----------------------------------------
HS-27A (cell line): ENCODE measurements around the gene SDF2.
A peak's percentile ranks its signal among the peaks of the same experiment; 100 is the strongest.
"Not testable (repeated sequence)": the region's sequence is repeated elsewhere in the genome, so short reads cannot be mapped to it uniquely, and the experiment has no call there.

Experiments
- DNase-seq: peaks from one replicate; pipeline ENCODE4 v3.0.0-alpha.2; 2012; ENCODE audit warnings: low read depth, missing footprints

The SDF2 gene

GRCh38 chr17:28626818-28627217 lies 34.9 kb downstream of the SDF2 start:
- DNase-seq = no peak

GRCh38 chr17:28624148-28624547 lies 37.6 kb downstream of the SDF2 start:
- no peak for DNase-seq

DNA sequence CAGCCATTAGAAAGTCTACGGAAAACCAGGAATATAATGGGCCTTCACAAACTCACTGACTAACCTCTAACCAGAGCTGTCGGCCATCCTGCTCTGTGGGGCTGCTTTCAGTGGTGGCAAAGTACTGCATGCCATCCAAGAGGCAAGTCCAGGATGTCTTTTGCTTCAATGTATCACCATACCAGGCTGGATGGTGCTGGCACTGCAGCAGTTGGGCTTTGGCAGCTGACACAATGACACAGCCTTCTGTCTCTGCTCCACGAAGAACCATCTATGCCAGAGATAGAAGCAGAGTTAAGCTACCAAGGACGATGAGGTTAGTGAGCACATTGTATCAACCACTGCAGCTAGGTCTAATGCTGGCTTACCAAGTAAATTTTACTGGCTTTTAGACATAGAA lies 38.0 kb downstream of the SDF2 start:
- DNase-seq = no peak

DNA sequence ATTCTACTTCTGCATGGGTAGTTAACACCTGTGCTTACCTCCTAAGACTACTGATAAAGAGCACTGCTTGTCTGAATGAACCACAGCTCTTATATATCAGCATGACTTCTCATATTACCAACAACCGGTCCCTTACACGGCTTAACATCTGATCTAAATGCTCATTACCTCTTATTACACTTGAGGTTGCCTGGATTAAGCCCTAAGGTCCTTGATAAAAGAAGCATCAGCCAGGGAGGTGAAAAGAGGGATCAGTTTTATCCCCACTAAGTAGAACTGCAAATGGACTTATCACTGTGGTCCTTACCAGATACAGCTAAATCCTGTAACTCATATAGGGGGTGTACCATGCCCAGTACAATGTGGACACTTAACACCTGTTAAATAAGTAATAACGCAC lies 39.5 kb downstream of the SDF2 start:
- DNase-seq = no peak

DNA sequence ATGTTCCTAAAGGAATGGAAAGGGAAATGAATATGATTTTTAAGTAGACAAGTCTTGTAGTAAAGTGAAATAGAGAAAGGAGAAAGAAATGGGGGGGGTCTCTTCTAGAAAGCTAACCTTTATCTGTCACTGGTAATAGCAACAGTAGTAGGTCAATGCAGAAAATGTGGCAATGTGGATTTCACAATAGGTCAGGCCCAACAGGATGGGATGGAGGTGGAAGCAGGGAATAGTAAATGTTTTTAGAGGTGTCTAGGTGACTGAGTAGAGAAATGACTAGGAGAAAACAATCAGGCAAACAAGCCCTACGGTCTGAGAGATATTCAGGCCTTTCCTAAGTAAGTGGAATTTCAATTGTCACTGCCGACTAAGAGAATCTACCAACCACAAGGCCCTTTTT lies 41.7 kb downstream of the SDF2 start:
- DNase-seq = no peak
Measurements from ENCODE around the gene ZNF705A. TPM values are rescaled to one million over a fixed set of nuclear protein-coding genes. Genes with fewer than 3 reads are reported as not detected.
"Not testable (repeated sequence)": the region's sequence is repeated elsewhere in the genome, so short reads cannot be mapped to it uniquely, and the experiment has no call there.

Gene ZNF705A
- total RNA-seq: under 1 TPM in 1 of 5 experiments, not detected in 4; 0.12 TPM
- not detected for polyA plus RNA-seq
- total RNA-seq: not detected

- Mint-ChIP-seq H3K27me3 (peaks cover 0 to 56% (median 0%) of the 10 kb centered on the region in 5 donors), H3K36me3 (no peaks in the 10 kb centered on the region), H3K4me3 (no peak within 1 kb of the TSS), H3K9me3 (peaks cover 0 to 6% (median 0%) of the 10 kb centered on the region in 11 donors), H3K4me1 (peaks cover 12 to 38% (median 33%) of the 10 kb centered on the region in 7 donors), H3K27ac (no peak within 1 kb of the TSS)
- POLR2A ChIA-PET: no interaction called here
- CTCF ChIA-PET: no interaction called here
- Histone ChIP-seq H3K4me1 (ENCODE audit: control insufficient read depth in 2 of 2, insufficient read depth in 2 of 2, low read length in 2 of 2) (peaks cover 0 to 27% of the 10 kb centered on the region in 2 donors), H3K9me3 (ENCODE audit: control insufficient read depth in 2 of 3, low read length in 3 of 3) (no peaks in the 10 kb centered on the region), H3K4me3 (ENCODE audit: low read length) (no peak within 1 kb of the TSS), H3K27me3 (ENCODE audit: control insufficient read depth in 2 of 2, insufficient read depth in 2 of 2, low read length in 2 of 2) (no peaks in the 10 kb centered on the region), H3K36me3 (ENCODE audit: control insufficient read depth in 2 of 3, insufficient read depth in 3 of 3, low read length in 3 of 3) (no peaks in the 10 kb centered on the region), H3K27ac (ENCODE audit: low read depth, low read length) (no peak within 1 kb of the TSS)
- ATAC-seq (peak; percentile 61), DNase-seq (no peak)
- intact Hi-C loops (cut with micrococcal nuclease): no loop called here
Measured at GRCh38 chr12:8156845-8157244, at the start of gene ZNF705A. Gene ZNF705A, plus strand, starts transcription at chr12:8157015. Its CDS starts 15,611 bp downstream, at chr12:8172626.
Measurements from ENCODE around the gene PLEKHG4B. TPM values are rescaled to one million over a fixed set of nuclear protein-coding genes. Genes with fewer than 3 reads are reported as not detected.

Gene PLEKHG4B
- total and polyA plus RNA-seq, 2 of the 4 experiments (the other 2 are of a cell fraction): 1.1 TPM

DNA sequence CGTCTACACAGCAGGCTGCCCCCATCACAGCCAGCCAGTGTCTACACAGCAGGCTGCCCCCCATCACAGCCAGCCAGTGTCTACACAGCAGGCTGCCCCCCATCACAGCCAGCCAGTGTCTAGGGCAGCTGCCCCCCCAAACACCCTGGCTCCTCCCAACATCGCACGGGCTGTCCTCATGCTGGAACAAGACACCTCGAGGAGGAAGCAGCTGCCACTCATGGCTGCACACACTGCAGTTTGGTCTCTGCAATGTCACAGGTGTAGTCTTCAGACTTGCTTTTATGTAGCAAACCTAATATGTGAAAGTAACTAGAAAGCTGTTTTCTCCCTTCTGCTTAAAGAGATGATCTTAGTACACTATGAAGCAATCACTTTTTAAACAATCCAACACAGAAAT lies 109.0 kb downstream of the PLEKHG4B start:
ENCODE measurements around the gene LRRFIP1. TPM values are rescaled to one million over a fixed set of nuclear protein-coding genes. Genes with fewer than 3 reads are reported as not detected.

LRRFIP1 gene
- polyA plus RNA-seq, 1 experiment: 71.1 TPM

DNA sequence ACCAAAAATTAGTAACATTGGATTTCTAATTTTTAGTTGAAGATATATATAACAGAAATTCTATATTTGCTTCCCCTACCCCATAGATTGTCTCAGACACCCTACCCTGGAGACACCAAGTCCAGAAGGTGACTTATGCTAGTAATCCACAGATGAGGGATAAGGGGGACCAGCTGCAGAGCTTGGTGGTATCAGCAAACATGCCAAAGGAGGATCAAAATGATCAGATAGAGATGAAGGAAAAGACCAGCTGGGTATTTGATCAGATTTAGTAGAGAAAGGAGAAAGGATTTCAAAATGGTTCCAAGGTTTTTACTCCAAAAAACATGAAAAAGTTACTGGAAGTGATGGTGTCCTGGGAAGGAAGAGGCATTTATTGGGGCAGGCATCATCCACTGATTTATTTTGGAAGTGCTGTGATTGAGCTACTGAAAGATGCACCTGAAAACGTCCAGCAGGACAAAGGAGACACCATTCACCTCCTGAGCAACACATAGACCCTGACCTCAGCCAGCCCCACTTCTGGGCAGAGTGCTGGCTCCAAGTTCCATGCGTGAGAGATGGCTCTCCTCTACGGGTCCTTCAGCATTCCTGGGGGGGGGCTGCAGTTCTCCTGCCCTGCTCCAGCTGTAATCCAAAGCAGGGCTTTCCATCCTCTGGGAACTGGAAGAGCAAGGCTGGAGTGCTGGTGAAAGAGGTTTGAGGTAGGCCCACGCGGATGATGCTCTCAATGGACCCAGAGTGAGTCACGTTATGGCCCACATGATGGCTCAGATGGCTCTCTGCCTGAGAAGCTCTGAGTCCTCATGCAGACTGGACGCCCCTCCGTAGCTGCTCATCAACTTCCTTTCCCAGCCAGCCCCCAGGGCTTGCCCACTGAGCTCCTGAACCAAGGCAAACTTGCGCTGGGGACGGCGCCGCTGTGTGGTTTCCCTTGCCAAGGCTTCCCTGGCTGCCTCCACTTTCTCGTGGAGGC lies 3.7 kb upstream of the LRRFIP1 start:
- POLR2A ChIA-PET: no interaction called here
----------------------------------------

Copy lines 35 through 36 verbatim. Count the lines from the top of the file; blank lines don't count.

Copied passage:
LRRFIP1 gene
- polyA plus RNA-seq, 1 experiment: 71.1 TPM